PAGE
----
Ah the legendary Copper Face Jacks, it has claimed even the purest of souls. Again, no matter who you are, or where you’re from, or even how hardcore you think you are, Coppers will break you. It’ll break you in such a way that you’ll still go back for more, even after you swore to yourself after the shame of last time there was no way in hell you were ever setting foot in there again. Oh you’ll be back. Even if it’s just in the hopes that you might reclaim your lost dignity (or your favourite black blazer). You won’t.
Dublin bus is the worst thing ever. Now I’m not just saying this because everyone knows I loathe public transport, it really is the worst thing ever. I’d take 12 Bus Eireann buses over it if I could. Honestly. The only redeemable feature of the service is it’s free wifi. Even at that it’s a push. The stress of trying to have the ‘exact change’ the panic you face when you don’t. Not to mention the judgment from the less than pleased bus driver. If you’re looking for sympathy you’re in the wrong place. Trust me even this face doesn’t work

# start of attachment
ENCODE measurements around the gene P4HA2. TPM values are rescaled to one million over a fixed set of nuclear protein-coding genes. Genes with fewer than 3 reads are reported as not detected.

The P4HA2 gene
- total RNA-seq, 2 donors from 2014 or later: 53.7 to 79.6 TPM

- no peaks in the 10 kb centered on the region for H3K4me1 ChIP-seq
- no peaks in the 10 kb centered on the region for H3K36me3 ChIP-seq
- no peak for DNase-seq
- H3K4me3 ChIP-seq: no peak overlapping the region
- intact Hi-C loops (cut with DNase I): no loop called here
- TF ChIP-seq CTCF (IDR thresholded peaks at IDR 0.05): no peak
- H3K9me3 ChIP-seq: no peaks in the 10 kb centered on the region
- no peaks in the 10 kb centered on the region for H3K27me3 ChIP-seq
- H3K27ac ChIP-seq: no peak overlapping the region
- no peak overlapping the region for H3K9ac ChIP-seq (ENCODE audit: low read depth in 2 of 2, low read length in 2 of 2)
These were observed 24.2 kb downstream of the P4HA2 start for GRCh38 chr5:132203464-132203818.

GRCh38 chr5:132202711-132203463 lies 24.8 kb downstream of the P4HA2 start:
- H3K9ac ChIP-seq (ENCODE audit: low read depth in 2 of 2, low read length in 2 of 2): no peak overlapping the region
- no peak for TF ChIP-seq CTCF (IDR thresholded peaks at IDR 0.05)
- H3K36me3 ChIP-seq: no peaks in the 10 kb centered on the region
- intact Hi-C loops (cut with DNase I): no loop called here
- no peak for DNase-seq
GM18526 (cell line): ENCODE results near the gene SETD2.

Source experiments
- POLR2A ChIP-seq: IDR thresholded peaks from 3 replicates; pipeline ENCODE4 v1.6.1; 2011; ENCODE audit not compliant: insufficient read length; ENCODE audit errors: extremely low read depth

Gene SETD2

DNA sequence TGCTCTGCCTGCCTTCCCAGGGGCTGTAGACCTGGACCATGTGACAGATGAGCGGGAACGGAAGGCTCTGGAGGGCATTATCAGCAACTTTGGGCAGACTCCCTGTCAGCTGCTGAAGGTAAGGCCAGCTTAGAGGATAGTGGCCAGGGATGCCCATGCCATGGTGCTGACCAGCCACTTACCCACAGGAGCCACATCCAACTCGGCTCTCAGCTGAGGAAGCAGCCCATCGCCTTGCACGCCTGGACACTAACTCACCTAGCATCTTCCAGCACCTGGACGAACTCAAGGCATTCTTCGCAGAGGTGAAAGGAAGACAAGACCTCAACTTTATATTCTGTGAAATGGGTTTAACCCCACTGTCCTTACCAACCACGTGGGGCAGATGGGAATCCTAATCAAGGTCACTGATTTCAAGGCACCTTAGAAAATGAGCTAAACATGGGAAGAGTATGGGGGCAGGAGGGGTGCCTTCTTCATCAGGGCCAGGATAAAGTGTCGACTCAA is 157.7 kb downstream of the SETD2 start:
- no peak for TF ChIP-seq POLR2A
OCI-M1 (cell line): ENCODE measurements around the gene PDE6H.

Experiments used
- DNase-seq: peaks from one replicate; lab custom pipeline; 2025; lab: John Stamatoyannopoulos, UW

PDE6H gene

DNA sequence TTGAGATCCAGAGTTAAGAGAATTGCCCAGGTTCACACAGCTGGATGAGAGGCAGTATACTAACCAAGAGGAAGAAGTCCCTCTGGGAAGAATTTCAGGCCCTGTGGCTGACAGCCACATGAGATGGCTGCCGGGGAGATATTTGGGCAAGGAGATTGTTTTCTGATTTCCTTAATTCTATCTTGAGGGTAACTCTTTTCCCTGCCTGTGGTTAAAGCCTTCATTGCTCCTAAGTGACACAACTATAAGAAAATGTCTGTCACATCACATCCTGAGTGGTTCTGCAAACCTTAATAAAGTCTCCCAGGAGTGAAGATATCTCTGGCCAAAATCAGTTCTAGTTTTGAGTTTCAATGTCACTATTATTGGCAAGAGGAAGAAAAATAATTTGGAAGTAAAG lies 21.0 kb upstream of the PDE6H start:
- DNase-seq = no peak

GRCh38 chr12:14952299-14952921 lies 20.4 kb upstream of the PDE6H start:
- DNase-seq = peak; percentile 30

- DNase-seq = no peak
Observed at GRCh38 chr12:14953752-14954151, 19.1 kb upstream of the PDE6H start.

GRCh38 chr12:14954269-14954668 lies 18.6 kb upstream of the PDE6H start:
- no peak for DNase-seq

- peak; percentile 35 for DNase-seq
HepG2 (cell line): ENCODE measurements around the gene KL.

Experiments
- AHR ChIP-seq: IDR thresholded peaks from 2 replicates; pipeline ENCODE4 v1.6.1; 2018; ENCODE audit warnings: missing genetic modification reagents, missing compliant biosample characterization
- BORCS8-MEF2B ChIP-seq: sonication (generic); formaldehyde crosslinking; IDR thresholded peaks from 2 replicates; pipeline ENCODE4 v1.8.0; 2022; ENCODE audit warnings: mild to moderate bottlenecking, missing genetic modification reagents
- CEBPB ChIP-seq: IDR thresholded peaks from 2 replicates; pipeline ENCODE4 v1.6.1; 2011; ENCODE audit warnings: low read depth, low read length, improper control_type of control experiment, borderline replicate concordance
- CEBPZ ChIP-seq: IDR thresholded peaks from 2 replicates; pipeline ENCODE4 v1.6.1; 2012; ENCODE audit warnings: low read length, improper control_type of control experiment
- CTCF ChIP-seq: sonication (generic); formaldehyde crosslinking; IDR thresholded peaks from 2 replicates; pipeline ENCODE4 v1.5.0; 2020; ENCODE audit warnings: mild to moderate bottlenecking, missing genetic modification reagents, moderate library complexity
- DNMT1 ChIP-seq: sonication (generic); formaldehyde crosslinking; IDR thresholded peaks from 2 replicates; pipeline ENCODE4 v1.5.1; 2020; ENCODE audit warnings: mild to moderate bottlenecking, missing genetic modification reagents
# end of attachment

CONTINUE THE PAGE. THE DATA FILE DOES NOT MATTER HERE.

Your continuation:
If you’re smart though you’ll probably have a leapcard or some other long term ticket to avoid such occurances. I have yet to make this move after 3 months. . there’s always tomorrow hey. They also have no concept of time. If the driver of the 7.45 decides he just doesn’t want to show up on a Friday morning, well then he’s not going to show up. You may start walking or hitch hiking.
to name but a few.
Sometimes you’ll feel like you need a tractor just to plough your way down Henry St. It’s a given that in a busy city people will just walk into you. It can be so annoying and frustrating but it’s just another thing you get used to and learn to deal with. People literally walk around with their eyes closed, if you’re not on your A game chances are you’ll be sent flying into a lampost or get assaulted by multiple shopping bags. It’s a jungle out there.